For example: location / {   proxy_pass_header X-Accel-Redirect; }

proxy_connect_timeout

The proxy_connect_timeout directive sets a connection timeout to the upstream server. You can't set this timeout value to be more than 75 seconds. Please remember that this is not the response timeout, but only a connection timeout.

This is not the time until the server returns the pages which is configured through proxy_read_timeout directive. If your upstream server is up but hanging, this statement will not help as the connection to the server has been made.

proxy_next_upstream

The proxy_next_upstream directive determines in which cases the request will be transmitted to the next server:

  • error: An error occurred while connecting to the server, sending a request to it, or reading its response
  • timeout: The timeout occurred during the connection with the server, transferring the request, or while reading the response from the server
  • invalid_header: The server returned an empty or incorrect response
  • http_500: The server responded with code 500
  • http_502: The server responded with code 502
  • http_503: The server responded with code 503
  • http_504: The server responded with code 504
  • http_404: The server responded with code 404
  • off: Disables request forwarding

Transferring the request to the next server is only possible if there is an error sending the request to one of the servers. If the request sending was interrupted due to an error or some other reason, the transfer of request will not take place.

proxy_redirect

The proxy_redirect directive allows you to manipulate the HTTP redirection by replacing the text in the response from the upstream server. Specifically, it replaces text in the Location and Refresh headers.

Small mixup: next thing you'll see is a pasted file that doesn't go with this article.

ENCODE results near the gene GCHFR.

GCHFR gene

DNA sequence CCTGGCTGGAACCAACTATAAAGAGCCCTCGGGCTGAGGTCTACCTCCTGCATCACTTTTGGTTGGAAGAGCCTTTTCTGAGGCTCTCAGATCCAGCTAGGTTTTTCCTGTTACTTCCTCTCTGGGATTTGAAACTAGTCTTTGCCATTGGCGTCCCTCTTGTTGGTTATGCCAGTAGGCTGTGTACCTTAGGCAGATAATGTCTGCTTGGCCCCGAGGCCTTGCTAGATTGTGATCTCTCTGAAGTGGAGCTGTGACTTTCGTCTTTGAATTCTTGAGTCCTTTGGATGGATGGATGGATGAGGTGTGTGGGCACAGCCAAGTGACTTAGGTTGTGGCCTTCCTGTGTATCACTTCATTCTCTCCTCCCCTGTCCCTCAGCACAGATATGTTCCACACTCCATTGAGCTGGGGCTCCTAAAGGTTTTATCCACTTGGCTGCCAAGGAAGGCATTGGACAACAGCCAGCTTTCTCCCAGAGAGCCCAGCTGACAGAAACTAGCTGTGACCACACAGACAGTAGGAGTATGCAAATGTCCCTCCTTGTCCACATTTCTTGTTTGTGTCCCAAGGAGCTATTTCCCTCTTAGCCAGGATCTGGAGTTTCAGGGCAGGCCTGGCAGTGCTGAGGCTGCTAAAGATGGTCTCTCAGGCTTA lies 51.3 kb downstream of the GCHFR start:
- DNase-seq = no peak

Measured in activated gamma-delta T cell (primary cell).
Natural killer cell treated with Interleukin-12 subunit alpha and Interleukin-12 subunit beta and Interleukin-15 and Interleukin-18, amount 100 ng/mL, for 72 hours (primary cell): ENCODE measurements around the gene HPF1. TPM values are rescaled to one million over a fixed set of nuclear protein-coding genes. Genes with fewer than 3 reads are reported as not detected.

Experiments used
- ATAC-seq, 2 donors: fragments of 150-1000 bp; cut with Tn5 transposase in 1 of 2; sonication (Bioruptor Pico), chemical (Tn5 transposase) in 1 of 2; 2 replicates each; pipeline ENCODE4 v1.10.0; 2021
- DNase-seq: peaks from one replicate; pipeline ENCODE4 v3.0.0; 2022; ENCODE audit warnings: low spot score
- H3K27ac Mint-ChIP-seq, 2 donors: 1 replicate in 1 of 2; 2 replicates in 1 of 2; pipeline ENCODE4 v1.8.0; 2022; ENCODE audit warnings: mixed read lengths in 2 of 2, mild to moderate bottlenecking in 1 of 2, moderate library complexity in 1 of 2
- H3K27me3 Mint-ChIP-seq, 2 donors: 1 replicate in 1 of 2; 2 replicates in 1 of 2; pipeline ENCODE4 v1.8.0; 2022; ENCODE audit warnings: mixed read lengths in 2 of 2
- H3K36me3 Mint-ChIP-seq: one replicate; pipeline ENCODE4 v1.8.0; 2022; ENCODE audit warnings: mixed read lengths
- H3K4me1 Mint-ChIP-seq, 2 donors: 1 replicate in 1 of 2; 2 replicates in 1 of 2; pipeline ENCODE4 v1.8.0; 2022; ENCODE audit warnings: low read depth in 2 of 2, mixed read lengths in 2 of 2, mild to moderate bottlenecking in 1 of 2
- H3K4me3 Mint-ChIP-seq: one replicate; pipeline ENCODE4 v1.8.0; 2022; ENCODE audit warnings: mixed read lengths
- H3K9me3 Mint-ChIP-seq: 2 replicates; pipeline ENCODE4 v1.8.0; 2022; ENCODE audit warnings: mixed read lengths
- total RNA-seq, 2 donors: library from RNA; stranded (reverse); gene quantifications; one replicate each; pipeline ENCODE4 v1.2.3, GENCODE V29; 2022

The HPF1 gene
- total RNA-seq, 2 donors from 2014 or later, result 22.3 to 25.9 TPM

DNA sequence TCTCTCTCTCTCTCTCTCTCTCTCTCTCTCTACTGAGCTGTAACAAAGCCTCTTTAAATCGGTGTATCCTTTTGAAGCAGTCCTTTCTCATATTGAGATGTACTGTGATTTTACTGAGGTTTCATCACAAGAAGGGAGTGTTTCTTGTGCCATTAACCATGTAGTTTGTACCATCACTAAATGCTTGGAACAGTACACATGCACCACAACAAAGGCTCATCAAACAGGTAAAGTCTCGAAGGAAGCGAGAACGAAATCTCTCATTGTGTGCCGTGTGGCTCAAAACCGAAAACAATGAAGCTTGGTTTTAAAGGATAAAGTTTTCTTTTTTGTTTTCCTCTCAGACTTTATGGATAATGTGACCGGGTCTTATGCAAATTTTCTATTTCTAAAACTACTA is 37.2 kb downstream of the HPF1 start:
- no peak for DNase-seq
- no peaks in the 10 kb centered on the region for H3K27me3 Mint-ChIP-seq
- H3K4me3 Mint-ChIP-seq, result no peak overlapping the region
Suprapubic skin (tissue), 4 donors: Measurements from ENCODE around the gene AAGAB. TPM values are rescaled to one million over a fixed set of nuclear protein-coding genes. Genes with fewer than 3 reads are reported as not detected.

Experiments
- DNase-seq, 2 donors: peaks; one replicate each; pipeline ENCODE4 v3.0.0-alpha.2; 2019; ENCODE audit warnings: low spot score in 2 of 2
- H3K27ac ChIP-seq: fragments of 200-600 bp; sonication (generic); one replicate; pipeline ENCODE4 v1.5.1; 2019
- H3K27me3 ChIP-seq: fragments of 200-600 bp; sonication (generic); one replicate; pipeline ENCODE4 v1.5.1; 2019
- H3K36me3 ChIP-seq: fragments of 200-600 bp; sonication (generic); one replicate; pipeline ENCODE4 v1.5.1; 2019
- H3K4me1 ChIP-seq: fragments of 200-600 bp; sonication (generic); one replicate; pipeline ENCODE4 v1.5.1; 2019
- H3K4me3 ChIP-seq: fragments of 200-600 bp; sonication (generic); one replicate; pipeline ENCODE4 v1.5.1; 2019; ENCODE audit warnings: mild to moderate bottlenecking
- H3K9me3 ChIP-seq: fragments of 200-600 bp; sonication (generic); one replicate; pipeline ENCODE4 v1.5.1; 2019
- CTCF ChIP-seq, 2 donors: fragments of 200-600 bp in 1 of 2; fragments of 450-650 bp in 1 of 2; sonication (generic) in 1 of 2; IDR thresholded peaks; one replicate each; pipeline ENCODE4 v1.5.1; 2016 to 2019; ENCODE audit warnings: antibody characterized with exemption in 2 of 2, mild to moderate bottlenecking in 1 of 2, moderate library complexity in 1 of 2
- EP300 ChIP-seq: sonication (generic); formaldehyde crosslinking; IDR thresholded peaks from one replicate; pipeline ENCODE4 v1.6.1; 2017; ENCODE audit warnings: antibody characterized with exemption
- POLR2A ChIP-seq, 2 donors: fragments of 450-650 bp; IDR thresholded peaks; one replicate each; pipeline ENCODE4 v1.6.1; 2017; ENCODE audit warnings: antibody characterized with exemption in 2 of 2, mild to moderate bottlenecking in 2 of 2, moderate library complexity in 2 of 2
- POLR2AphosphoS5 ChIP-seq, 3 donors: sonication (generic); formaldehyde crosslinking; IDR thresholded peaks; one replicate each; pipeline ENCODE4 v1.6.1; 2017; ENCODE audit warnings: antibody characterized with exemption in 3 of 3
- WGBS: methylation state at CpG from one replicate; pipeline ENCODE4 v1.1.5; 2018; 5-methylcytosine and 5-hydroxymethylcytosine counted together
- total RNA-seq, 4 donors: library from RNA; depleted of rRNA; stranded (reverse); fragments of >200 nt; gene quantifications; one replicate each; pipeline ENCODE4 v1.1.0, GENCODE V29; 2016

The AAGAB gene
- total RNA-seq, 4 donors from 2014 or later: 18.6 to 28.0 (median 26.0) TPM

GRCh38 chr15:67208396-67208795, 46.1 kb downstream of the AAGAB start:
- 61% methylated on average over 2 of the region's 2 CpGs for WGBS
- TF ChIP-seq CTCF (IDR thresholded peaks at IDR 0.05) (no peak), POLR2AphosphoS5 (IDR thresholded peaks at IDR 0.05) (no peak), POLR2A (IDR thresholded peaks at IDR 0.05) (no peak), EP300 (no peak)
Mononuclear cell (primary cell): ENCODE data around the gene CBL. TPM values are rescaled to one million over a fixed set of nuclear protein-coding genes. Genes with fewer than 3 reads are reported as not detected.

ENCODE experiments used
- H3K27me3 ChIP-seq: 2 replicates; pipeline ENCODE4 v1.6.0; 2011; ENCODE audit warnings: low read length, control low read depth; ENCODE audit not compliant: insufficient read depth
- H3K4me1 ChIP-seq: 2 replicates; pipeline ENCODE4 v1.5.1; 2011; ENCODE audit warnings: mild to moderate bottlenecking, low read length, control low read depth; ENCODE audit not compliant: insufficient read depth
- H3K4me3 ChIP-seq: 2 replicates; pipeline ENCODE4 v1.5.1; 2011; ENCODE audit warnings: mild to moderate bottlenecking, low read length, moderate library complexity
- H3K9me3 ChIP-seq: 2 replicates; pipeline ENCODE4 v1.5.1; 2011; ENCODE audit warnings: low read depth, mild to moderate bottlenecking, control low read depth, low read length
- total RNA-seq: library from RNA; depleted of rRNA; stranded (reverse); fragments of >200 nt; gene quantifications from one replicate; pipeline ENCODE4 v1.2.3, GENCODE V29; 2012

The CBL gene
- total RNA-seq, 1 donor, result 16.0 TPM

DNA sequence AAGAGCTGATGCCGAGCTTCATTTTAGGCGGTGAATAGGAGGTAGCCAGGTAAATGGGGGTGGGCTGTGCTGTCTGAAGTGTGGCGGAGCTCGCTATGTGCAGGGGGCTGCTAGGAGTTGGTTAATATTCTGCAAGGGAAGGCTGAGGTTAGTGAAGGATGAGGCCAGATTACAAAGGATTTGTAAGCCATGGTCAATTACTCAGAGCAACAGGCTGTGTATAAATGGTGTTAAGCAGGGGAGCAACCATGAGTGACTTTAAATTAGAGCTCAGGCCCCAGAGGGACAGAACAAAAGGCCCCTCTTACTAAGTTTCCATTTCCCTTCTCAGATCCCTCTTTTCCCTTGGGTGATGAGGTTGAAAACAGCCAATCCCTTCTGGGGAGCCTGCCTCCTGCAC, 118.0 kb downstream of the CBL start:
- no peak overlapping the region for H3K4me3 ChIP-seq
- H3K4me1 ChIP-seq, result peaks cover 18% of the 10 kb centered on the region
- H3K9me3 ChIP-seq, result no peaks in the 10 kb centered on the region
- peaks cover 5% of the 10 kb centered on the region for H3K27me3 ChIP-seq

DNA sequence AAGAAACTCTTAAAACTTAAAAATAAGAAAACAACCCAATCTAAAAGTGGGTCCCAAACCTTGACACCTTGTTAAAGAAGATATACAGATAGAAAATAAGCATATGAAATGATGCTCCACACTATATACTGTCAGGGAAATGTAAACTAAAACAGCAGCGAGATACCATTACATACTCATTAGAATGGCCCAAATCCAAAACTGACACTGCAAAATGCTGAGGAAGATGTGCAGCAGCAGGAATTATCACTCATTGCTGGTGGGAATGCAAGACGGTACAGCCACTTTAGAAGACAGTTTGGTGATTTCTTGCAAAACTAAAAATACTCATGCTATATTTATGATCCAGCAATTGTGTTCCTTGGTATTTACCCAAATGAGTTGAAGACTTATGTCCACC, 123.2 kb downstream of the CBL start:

The HTTP Location header field is returned in response from a proxied server for the following reasons:

  • To indicate that a resource has moved temporarily or permanently.
  • To provide information about the location of a newly created resource. This could be the result of an HTTP PUT.

Let us suppose that the proxied server returned the following:

Location: http://localhost:8080/images/new_folder

If you have the proxy_redirect directive set to the following:

proxy_redirect http://localhost:8080/images/ http://xyz/;

The Location text will be rewritten to be similar to the following:

Location: http://xyz/new_folder/.

It is possible to use some variables in the redirected address:

proxy_redirect http://localhost:8000/ http://$location:8000;

You can also use regular expressions in this directive:

proxy_redirect ~^(http://[^:]+):\d+(/.+)$ $1$2;

The value off disables all the proxy_redirect directives at its level.